Jim Stanford is Harold Innes Industry Professor of Economics at McMaster University and an adviser to Unifor.
For a company whose raison d' être is loyalty, the executives and shareholders of Aimia must wish a little more was coming their way. The company, which operates the Aeroplan loyalty program, was recently dumped by Air Canada, which will start its own in-house frequent-flier scheme starting in 2020.
Since then, Aimia has lost two-thirds of its market value, and it's easy to see why. Air Canada started Aeroplan in 1984; it cut the corporate umbilical cord in 2008, but remains far and away the program's dominant partner. It's hard to fathom how Aeroplan could survive without the airline. But the markets love what it means for Air Canada: Analysts are drooling over billions in incremental profits forecast from its decision.
All of which raises an obvious question: Why on earth did Air Canada spin off its points program in the first place?
To answer this question, we must go back to the early 2000s, when Air Canada's then-chief executive officer Robert Milton was restructuring the company after the Sept. 11 terror attacks (which hammered airlines everywhere). Central to his strategy was an ingenious but bizarre plan to break Air Canada into several component parts – each of which would be floated on the stock market as its own branded asset.
Virtually anything could be spun off: Aeroplan, the Jazz regional airline and the aircraft maintenance division were all launched as independent companies. Plans were made to float other units, including the vacations business, cargo services, ground handling and the Destina booking platform. Even Air Canada itself was spun off as a stand-alone unit – operating under a new holding company, Air Canada Enterprises (ACE). The toilets at head office could have been next, if the financial wizards had more time.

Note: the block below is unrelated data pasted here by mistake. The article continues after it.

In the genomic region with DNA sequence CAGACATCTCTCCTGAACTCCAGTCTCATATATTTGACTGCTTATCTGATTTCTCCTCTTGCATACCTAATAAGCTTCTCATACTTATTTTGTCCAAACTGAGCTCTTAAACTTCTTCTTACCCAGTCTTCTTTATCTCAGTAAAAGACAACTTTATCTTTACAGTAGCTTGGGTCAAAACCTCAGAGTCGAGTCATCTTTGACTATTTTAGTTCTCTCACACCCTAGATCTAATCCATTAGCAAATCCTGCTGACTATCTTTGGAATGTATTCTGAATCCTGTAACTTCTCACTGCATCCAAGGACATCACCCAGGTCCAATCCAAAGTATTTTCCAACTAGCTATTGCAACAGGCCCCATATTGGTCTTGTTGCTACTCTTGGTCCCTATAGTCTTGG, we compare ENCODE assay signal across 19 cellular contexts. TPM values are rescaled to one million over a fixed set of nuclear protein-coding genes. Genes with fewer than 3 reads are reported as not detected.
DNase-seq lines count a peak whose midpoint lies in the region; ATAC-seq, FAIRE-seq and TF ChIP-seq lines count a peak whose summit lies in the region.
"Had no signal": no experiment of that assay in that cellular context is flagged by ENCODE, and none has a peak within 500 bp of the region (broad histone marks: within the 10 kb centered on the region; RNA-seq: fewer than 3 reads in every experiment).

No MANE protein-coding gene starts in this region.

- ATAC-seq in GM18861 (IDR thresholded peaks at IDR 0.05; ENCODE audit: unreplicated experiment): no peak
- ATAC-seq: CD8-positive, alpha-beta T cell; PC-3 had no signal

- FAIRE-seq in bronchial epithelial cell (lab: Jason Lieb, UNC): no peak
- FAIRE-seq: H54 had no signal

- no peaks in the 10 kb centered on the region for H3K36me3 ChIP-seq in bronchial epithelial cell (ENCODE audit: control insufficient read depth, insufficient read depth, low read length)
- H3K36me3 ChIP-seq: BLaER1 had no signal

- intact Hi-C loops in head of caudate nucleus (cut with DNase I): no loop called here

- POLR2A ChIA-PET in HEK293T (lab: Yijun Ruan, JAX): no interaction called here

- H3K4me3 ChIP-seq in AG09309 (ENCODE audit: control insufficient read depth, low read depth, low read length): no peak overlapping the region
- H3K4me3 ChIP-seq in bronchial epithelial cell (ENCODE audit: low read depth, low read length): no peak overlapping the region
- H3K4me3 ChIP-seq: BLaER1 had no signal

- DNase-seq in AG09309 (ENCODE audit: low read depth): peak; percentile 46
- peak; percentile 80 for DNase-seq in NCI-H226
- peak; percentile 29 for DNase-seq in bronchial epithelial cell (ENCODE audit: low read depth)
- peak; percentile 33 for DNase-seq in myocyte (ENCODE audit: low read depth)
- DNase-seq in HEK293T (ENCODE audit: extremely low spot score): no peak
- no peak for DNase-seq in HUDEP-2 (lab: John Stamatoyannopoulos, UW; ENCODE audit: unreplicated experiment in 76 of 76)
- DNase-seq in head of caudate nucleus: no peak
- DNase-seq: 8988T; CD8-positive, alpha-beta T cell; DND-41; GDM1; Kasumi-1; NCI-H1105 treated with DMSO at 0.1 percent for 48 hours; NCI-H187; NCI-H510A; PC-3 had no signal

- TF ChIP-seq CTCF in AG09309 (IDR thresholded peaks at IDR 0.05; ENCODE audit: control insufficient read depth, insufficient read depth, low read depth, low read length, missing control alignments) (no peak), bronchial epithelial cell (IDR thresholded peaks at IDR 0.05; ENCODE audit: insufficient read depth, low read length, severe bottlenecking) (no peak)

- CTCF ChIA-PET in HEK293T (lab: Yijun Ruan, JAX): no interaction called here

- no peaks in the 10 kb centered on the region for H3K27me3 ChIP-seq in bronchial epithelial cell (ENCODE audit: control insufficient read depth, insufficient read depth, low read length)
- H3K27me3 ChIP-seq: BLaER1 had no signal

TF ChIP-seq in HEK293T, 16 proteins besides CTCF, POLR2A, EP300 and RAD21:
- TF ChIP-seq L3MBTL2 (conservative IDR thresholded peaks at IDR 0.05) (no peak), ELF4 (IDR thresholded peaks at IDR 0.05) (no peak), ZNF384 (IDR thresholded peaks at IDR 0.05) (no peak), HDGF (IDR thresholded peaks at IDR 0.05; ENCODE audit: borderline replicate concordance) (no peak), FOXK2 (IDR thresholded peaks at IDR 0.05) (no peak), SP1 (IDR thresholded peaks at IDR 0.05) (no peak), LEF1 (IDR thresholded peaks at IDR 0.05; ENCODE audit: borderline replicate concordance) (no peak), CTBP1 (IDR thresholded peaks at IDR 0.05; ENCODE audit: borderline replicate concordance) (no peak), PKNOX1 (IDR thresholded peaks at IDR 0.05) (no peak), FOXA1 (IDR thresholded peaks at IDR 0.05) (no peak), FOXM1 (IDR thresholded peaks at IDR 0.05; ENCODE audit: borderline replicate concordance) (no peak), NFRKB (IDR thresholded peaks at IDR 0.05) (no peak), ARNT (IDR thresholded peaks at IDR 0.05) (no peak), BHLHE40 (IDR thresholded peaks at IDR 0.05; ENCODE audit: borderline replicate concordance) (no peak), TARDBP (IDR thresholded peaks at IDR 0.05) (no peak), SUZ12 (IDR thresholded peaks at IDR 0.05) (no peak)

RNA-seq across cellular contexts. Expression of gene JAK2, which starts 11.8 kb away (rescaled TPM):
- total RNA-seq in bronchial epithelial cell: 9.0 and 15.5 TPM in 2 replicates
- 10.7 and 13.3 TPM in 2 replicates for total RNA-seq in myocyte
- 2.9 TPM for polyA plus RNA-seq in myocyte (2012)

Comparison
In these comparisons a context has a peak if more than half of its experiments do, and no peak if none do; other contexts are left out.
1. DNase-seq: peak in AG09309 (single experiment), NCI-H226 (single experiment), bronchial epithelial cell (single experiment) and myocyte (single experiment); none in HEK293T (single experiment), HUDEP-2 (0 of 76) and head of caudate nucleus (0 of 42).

Each new business was given a financial headstart to boost the odds for a successful initial public offering. For example, the deal with Jazz (originally established as an income trust) featured a unique "cost-plus" billing system that virtually eliminated the financial risk of operating the regional service – shifting all the risk to Air Canada. This made Jazz highly attractive to investors, all the more so given tax rules at the time (which until 2011 allowed income trusts to avoid paying corporate tax).
But the goal of all this financial engineering was never to run continuing businesses. It was always to generate a one-time financial gain, supposedly based on "unlocking" the "hidden" value of each operation. The bias of Canada's tax system in favour of financial investors (including partial taxation of capital gains and dividends) added to the frenzy – like throwing jet fuel on the financial flames.
Initially investors lapped up ACE's glitzy offerings, amid the frothy exuberance of North American markets in the mid-2000s. By my reckoning, ACE disbursed more than $5-billion in value to investors from these schemes, even though Air Canada itself lost money every year but one between 2002 and 2012. It seemed Mr. Milton could extract blood from a stone.
Of course, brokers and underwriters collected fat margins with each equity offering. And Mr. Milton himself walked away with more than $80-million in cumulative compensation, largely through exercised options and other gains tied to the spinoffs.
Alas, every financial bubble must pop. And the new units never really stood a chance as independent companies. Air Canada regained its independence in 2012. The technical service and Destina businesses both collapsed. Now, the loyalty program is coming back in-house. Other potential spinoffs never made it to market. The only one left standing is Jazz, and its revenue was cut under a new deal with Air Canada in 2015.
ACE's early investors (including its bankers and executives) walked away with billions. But later investors (including Aeroplan's current shareholders) were left with worthless paper, once the music stopped. Air Canada's workers, too, suffered endless disruption and uncertainty. Consider Aeroplan employees, most of whom were transferred over painfully from Air Canada, yet now face renewed turmoil. Consumers certainly weren't served well: Most didn't even know which company they were dealing with when they phoned to complain.
Air Canada has fared much better since its executives abandoned financial engineering in favour of actually running an airline. This painful final chapter of the whole saga should be a potent warning to business leaders and policy makers alike: Real prosperity can't come from buying and selling pieces of paper. It only comes from running real enterprises that produce real goods and services.